Kristian Bruun On ‘Orphan Black’, Donnie’s Evolution, And Being A Part Of Clone Club

When Orphan Black began, Donnie Hendrix was a clueless tool of Dr. Aldous Leekie and the Neolutionists, blindly passing on information about his wife Alison to the very people looking to exploit and destroy her and her sisters. Since realizing the truth about the dark side of his monitoring, Donnie has become an ardent ally to the clones and one of the best characters on a show packed full of them. The Hendrixes have had a rocky time of it in season four, but Donnie is ever reliable for some comic relief and emotional stability. We spoke with Kristian Bruun about his time on the critically acclaimed sci-fi show and what it’s like to be a member of Clone Club.

Donnie has come a long way since season one where he was more of a pawn of Dr. Leekie, and he’s really become the low-key MVP of the show. Did you have any idea where he would end up when you started?

I had no idea that was going to happen. It’s kind of an actor’s dream when something like that happens. They originally told me, you know, it’ll be anywhere from three to six episodes, but then it just kind of grew into its own thing which is a great opportunity for me, and I was, of course, more than happy to go along for the ride.

Another thing that’s so great about Orphan Black is how it sort of plays with gender expectations. Donnie’s a little bit more gentle and maternal than the average husband you see on television. That’s such a great thing to see, though. Did that sort of nontraditional approach give you more freedom to make the character your own?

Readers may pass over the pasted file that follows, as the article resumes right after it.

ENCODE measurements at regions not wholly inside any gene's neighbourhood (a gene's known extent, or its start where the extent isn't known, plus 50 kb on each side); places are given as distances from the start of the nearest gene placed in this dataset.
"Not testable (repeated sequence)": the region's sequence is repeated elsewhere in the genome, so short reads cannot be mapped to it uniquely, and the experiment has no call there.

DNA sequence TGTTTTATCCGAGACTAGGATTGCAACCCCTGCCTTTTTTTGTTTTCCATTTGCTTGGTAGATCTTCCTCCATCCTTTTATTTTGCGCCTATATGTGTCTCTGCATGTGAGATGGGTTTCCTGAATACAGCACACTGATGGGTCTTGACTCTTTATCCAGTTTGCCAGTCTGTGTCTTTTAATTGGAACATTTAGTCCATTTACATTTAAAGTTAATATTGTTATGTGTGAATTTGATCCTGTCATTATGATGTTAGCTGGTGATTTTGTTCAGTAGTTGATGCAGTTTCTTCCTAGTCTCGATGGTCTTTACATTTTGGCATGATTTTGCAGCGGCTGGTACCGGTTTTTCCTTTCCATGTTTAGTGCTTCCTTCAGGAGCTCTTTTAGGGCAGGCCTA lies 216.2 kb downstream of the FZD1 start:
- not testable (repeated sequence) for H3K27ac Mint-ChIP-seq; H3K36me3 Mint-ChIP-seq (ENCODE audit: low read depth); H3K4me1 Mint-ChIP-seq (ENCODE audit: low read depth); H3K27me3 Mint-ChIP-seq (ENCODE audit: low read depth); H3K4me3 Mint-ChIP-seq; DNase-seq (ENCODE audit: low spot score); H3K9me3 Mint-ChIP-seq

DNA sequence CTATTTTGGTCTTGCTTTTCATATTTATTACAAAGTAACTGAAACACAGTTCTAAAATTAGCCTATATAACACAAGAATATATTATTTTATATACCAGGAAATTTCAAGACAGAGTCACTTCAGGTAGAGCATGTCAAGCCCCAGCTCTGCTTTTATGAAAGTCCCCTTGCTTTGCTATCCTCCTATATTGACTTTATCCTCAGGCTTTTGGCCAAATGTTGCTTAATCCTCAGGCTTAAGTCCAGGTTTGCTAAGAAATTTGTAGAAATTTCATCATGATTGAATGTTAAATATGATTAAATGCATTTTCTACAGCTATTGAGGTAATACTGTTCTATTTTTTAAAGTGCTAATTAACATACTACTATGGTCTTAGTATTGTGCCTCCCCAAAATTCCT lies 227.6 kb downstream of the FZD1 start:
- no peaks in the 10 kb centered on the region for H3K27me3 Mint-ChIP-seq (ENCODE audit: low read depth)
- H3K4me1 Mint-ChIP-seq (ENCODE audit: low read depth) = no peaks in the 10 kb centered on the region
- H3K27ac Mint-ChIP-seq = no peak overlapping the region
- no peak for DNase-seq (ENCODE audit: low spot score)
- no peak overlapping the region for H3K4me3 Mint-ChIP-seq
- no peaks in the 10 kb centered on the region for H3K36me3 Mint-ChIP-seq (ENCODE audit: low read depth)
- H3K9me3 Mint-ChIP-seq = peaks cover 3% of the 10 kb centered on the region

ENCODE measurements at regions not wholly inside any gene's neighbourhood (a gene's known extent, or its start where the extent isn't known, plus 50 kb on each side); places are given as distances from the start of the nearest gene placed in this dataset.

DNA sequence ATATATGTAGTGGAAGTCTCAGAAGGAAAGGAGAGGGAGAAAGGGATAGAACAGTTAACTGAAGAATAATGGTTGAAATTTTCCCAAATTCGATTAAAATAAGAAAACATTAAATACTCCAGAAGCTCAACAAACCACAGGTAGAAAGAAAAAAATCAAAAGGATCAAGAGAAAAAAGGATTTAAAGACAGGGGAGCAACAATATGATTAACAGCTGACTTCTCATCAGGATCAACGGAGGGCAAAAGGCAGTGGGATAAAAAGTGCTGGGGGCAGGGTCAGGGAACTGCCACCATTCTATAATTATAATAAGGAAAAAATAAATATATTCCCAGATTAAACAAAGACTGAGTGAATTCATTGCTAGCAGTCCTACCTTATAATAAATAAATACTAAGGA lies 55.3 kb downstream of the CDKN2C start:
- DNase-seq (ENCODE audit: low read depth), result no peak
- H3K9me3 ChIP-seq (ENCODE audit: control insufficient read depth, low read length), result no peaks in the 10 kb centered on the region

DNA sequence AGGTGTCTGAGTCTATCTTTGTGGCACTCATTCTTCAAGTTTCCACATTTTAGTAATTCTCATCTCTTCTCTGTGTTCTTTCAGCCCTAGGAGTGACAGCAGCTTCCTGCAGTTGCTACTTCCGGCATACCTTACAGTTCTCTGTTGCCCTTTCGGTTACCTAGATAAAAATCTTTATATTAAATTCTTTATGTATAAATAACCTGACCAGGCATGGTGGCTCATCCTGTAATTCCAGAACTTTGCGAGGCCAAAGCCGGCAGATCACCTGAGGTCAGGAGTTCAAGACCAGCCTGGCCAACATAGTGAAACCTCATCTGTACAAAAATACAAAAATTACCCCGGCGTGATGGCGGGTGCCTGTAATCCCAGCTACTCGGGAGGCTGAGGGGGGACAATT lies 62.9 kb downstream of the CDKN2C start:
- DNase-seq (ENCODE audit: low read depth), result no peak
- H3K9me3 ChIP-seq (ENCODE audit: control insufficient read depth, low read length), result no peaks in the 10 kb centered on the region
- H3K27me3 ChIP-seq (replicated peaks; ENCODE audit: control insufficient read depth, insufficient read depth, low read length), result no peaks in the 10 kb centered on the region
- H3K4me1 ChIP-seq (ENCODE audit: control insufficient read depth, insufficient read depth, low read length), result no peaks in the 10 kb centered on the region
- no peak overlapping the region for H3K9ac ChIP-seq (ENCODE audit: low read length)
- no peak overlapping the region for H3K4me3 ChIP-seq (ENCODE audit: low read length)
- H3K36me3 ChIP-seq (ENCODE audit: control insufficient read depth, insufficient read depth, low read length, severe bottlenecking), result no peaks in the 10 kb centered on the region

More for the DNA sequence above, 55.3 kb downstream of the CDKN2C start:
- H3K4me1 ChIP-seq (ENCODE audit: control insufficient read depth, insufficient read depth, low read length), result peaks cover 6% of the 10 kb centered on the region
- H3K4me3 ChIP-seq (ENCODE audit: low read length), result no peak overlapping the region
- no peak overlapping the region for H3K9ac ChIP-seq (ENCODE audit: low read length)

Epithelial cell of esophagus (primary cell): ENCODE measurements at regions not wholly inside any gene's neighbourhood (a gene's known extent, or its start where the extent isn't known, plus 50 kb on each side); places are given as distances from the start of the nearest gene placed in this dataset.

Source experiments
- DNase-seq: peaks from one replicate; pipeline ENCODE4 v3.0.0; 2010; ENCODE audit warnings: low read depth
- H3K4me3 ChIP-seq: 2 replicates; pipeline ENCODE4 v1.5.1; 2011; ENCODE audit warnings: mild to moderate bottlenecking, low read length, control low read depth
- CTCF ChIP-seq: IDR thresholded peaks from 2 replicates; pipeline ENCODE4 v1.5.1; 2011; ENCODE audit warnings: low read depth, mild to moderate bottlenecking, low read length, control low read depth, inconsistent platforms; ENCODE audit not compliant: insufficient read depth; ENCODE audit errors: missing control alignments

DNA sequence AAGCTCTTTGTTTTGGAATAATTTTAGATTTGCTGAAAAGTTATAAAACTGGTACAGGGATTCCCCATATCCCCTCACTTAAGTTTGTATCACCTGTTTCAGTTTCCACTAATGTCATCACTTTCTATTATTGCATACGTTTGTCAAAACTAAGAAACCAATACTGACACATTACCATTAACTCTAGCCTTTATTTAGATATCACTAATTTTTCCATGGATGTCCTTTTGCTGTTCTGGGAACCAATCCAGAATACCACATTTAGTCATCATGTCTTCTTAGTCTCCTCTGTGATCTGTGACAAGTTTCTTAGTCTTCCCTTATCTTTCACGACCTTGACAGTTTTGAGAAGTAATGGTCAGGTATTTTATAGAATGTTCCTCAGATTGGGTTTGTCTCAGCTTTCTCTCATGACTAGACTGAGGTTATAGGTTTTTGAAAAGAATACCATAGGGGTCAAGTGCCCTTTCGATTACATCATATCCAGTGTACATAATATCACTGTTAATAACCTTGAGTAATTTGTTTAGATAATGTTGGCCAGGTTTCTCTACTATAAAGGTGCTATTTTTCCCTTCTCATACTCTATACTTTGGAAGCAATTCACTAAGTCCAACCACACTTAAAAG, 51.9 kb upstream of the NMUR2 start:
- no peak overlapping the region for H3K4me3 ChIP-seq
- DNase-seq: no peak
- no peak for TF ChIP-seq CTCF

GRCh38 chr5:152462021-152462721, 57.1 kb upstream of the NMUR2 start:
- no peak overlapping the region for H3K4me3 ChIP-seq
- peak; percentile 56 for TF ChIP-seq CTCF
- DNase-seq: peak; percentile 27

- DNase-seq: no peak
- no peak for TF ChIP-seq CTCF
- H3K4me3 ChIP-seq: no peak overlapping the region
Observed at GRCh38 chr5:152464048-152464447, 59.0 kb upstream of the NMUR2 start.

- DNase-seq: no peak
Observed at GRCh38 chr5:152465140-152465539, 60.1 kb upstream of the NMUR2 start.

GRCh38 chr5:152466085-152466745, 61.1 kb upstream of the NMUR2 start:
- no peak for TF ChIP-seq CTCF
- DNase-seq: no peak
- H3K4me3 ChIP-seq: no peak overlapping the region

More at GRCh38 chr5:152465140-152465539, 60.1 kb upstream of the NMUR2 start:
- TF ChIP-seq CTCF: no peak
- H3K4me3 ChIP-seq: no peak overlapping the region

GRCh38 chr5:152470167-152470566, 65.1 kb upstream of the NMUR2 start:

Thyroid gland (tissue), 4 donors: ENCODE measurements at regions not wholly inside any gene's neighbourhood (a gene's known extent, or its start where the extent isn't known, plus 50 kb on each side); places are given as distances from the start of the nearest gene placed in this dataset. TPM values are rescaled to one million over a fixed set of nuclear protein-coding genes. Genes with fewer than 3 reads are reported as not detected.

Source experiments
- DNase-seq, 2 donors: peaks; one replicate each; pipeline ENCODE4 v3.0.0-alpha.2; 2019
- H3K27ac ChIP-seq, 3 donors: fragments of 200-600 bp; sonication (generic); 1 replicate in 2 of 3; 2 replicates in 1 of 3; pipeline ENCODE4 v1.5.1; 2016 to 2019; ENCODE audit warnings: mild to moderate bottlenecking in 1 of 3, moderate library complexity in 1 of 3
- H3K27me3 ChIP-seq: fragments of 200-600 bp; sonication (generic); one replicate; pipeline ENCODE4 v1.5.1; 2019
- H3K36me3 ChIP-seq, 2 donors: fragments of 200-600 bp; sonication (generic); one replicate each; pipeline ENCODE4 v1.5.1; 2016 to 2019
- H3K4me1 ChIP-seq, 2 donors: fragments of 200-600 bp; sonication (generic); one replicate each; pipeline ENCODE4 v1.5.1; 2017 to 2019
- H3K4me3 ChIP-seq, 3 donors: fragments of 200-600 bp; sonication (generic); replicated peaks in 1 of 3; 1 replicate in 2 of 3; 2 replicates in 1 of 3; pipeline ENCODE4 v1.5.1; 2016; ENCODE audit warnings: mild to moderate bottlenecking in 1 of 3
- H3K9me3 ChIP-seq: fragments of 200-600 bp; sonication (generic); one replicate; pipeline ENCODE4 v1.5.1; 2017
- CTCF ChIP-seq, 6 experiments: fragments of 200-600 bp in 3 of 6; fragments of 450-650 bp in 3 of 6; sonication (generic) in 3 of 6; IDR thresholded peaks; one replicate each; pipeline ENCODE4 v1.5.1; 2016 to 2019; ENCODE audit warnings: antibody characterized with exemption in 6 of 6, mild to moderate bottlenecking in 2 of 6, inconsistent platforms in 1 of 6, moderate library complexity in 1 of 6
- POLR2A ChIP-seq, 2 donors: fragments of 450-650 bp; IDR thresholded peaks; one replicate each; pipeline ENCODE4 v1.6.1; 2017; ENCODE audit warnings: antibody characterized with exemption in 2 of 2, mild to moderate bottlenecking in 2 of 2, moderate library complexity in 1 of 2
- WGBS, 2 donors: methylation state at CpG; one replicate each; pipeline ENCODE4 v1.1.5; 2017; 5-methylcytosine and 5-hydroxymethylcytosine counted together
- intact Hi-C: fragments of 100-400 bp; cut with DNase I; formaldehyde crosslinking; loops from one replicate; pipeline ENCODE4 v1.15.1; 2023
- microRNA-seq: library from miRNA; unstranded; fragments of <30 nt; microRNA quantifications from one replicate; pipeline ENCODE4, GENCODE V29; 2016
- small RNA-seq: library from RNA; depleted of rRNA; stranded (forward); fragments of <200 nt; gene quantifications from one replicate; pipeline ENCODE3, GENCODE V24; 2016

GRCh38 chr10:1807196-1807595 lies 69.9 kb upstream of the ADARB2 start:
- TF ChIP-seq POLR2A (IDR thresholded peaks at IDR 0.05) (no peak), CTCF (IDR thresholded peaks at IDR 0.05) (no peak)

I think it came out of Alison being such a strong personality first and kind of grew into that. I think it’s really been obvious since day one that Alison wears the pants in the relationship, but it’s been a really fun thing to explore with Donnie is sort of how he’s used masculinity or how he finds it on his own, or finds those times when he can sort of step up and be a traditional man of the house, but also just relinquish and just be a partner and not worry about that sort of thing.

It’s been something that I think the writers have done a really good job of exploring and, for me as an actor, just fun to tinker with. I fully support putting out the type of man that he is. In this day and age, I think men need to see more representations like that out there. I think that’s kind of an important thing to do, and I’m glad that the writers have sort of found just little nuggets of doing that, found ways of putting it out there.

How would you say that Alison and Donnie’s marriage has evolved this season? They’ve certainly had their fair share of ups and downs between digging up bodies and Donnie going to prison. That’s got to put a bit of a strain on things.

I find that their relationship this season has been stressful in some ways because a lot of this sort of investigation into Brightborn Institute and the fertility clinic has sort of brought back some buried stuff between the two of them wanting to conceive their own children. But it’s also kind of brought them together and made them stronger. Certainly watching Donnie get arrested and go to jail was tough for Alison, and also watching how he interacts with a pregnant Helena has also been a challenge for her, as well.